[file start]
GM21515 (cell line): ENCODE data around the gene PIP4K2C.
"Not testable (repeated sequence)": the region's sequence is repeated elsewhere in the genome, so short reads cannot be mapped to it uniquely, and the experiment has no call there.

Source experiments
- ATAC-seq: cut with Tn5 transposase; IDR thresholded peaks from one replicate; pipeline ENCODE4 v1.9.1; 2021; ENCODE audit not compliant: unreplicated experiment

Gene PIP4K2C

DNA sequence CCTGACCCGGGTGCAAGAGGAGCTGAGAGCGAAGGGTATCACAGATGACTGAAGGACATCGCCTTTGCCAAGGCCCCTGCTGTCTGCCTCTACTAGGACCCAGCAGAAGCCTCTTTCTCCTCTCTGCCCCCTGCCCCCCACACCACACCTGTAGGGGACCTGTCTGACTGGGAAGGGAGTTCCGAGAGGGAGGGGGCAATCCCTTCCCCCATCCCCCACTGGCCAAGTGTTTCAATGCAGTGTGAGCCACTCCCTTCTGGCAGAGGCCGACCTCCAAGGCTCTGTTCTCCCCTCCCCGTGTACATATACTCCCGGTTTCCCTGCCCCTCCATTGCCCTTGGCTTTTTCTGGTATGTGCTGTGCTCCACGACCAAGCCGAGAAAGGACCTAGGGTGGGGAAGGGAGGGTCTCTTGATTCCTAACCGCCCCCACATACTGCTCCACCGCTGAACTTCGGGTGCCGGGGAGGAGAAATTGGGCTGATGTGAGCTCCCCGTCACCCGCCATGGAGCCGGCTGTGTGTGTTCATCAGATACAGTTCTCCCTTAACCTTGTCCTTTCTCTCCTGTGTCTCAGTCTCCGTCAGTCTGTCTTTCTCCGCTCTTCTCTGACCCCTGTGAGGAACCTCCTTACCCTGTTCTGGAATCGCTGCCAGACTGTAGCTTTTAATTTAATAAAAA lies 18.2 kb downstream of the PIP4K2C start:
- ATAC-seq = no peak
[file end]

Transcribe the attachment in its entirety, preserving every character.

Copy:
GM21515 (cell line): ENCODE data around the gene PIP4K2C.
"Not testable (repeated sequence)": the region's sequence is repeated elsewhere in the genome, so short reads cannot be mapped to it uniquely, and the experiment has no call there.

Source experiments
- ATAC-seq: cut with Tn5 transposase; IDR thresholded peaks from one replicate; pipeline ENCODE4 v1.9.1; 2021; ENCODE audit not compliant: unreplicated experiment

Gene PIP4K2C

DNA sequence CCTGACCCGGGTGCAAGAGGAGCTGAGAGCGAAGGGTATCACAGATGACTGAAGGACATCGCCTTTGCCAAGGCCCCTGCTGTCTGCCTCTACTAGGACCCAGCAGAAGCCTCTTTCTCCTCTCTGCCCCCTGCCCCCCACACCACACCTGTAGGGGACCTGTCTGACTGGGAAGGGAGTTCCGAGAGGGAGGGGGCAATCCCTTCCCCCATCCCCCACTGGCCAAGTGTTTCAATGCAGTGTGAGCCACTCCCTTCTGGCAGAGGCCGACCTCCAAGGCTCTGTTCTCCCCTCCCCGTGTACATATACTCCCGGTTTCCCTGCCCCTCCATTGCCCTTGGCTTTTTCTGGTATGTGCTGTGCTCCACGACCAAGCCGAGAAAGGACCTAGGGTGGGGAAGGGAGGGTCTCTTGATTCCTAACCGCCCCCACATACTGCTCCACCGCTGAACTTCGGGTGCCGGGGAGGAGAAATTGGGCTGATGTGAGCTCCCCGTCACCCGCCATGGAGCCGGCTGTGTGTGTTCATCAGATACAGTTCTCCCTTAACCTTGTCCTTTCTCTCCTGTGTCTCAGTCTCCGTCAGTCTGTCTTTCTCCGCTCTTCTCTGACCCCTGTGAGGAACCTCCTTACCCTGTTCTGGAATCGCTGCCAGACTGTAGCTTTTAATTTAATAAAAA lies 18.2 kb downstream of the PIP4K2C start:
- ATAC-seq = no peak